This recent article in Bioscience 58, 2008 might be of interest..on the role of volunteer “citizen’ scientists.

  2. YC

    Agreed, Ding Li. Wang & Hails obtained data from amateur birders, just as David Wells had to depend to them for his two volumes. However, peer-reviewed publications tend to be transparent in their treatments of data while popular articles tend not to be so. Thanks for the link. Maybe I can get something out of it for a post.

  3. YC

    Thanks to Ding Li, I am able to read about Citizen Scientists in the US who help collect field data for ornithologists and other scientists.

    The situation is similar in Singapore. And DL is correct in saying the Wang & Hails (2007) depended on these volunteers for materials. Both authors managed to obtain most of the info needed from Singapore Avifauna as they wrote their manuscript from Singapore. Wells (1999, 2007) was not so fortunate as he operated from UK. He was not able to get copies of SA, even when he wanted to subscribe to it and despite the fact that he was listed as the publication’s adviser. Whatever few copies he got (1991 editions onwards) were mostly smuggled to him by Dr Ho Hua Chew and Sutari Supari. Volunteers do a great service helping to accumulate field data, but these need to be made available to researchers. Hopefully, the situations will change later this year.

  4. Ding Li

    On the contrary, there is a tendency for researchers to hold data until it appears in journals or books. So hopefully researchers (eg wells)should do likewise too.

  5. YC

    I have no problem when people keep their data to themselves, even when they are not able to make use of them. But to do so and at the same time boast to all and sundry that Avifauna was widely valued by Dr David Wells is nothing but hypocritical. Maybe Dr Ho forgot that his chairman gave instructions not to send issues to DW? And Dr Ho forgot that he himself smuggled copies to DW?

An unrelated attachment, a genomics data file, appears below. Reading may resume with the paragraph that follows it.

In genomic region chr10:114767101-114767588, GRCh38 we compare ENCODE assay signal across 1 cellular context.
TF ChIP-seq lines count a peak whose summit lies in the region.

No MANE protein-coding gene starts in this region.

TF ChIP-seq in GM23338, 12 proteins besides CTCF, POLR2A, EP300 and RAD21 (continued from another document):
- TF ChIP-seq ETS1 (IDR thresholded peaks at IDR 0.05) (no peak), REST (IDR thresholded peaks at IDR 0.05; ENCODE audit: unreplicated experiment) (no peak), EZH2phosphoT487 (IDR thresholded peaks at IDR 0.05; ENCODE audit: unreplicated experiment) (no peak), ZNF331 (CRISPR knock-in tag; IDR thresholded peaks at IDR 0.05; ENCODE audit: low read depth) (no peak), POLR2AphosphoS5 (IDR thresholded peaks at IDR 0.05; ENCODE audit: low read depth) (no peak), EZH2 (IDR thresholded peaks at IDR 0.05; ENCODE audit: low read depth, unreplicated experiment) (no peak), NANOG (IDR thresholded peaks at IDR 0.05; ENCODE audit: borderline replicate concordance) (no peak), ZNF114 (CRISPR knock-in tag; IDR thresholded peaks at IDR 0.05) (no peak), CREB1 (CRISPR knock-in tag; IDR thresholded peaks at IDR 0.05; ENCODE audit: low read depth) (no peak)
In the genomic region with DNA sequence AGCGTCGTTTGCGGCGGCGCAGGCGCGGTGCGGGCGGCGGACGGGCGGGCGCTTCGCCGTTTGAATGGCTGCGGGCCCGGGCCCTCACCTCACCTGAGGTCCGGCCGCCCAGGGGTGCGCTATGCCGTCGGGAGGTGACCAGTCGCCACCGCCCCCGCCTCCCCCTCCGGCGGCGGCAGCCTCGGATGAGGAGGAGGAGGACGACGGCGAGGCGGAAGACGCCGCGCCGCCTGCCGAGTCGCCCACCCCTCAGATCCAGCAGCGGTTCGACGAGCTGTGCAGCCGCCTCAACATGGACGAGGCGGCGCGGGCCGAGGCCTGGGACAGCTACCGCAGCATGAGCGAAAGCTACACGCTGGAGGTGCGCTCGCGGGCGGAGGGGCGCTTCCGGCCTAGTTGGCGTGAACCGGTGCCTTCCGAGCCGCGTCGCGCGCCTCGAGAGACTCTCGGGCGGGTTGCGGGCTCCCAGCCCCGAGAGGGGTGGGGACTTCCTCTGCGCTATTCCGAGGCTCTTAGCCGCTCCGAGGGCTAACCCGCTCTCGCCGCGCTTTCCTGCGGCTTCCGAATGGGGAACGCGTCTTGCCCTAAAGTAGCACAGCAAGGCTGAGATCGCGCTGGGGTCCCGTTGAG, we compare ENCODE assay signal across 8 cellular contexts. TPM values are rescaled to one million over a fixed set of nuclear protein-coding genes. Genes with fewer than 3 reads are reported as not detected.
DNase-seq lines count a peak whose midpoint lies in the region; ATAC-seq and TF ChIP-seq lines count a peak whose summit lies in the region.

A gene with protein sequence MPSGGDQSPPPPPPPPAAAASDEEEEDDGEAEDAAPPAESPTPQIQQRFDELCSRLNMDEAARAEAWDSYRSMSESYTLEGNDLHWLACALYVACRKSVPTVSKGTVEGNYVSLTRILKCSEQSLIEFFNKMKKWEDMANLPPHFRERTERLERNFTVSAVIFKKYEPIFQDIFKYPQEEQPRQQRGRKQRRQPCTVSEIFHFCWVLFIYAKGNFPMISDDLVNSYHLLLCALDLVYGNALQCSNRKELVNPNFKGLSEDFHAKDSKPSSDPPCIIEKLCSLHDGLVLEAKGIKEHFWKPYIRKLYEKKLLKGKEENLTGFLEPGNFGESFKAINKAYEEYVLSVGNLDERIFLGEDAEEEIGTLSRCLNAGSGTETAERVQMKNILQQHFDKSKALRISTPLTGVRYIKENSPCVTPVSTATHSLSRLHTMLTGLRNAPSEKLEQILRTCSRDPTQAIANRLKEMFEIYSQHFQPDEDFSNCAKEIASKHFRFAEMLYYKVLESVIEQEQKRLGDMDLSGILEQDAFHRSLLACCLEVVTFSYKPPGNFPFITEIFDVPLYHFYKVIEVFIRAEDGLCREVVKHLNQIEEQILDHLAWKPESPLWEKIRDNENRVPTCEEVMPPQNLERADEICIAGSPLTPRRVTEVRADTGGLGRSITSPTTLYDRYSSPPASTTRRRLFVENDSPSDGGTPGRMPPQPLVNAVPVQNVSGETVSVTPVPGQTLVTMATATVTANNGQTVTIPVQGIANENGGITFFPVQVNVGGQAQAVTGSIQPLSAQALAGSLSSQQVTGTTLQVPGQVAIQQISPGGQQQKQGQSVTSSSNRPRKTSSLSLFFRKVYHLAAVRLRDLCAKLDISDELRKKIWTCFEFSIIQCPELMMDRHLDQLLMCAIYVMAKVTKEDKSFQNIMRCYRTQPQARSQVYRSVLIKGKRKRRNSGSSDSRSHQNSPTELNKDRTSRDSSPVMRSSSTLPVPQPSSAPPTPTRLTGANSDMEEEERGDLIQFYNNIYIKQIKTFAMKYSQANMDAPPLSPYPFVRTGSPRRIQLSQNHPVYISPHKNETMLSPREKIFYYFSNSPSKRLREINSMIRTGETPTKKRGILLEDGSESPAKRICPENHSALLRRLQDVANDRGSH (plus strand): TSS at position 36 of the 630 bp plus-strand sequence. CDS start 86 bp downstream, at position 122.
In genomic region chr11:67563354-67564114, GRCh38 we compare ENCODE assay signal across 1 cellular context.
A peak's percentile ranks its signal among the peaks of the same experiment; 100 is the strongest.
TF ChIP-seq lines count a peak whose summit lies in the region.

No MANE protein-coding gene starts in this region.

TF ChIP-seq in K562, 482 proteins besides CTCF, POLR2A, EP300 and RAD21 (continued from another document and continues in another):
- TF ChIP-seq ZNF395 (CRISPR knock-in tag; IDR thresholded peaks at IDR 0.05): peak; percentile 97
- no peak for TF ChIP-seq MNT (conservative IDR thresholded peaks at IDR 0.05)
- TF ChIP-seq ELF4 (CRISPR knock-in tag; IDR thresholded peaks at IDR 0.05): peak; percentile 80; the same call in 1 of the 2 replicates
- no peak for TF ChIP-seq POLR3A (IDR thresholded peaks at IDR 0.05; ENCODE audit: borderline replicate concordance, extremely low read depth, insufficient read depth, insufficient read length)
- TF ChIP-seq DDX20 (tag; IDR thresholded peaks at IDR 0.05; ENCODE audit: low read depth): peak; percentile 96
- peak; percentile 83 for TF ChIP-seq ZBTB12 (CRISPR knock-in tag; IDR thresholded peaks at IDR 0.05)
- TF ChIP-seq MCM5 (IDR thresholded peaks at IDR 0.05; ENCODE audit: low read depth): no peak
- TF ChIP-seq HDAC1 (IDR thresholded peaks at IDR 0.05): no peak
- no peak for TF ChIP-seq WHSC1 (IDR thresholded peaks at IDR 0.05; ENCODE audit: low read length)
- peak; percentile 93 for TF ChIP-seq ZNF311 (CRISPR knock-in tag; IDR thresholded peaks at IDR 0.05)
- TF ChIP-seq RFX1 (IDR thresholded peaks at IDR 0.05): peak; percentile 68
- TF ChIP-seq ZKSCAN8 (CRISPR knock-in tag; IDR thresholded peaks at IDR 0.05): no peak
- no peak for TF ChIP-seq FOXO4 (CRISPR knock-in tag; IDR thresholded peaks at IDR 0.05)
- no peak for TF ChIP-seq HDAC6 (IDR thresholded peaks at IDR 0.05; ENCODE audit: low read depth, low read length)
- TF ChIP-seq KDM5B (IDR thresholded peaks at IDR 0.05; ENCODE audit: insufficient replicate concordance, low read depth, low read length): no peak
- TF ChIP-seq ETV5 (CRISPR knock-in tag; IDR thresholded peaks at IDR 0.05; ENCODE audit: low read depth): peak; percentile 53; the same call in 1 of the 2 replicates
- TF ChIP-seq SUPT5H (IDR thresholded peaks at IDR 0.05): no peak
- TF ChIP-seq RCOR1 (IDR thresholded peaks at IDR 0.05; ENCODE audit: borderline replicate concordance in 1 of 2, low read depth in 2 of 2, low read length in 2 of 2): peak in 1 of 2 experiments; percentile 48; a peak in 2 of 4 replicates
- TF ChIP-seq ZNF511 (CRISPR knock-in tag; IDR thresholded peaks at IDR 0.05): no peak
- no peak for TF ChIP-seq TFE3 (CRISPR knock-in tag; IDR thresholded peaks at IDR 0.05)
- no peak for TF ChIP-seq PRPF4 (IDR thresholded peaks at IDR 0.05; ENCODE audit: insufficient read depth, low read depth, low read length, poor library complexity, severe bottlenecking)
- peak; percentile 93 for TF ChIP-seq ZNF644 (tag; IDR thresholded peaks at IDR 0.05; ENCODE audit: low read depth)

Check out:

  6. Ding Li

    I do not see why there is should be this hooha with wells and wells and wells. There is more to ornithology than a handful of dusty old records i’m sure. Birds of the thai-malay peninsula is long out. I just hope that all this squabbling and waxing lyrical about one or two vagrants will soon end and everybody get their binoculars out into the field to educate, observe birds and lobby for conservation. Species don’t wait for bird lovers-conservationists-ornithologists squabbles. Species are going extinct!

  7. YC

    We just cannot sweep past misdeeds and irregularities under the carpet. We need to confront them heads on so that they do not continue to occur. We need to do things according to rules, otherwise our credibility will be questioned. And this will not be good for conservation and birding. Finally, we need a more enlightened leadership. Hopefully, you can help see these realised.

  8. Kok Hui

    Perhaps letting bygone be bygone, and new leadership who can look beyond the past will make the local birding scene more amicable and sharing of bird info more prevalent.

  9. YC

    This is what we have been asking for the last two years. Until new, enlightened leaders are put in place (no lingering leaders), it is difficult to move on.

  10. Ding Li

    True that leadership change is needed but clearly the amount of targeted ‘attacks’ on individuals or organisations is unacceptable. The current state of politicking amongst Singaporean birders, ornithologists and photographers put the entire singapore birding community to shame! People should wake up and realize how much more they can do for conservation united than as fragments!

  11. YC

    Yes, a shameful and disgraceful affair! We need change and fast. Only a new clean slate of enlightened leaders can lead us into a new era of local birding.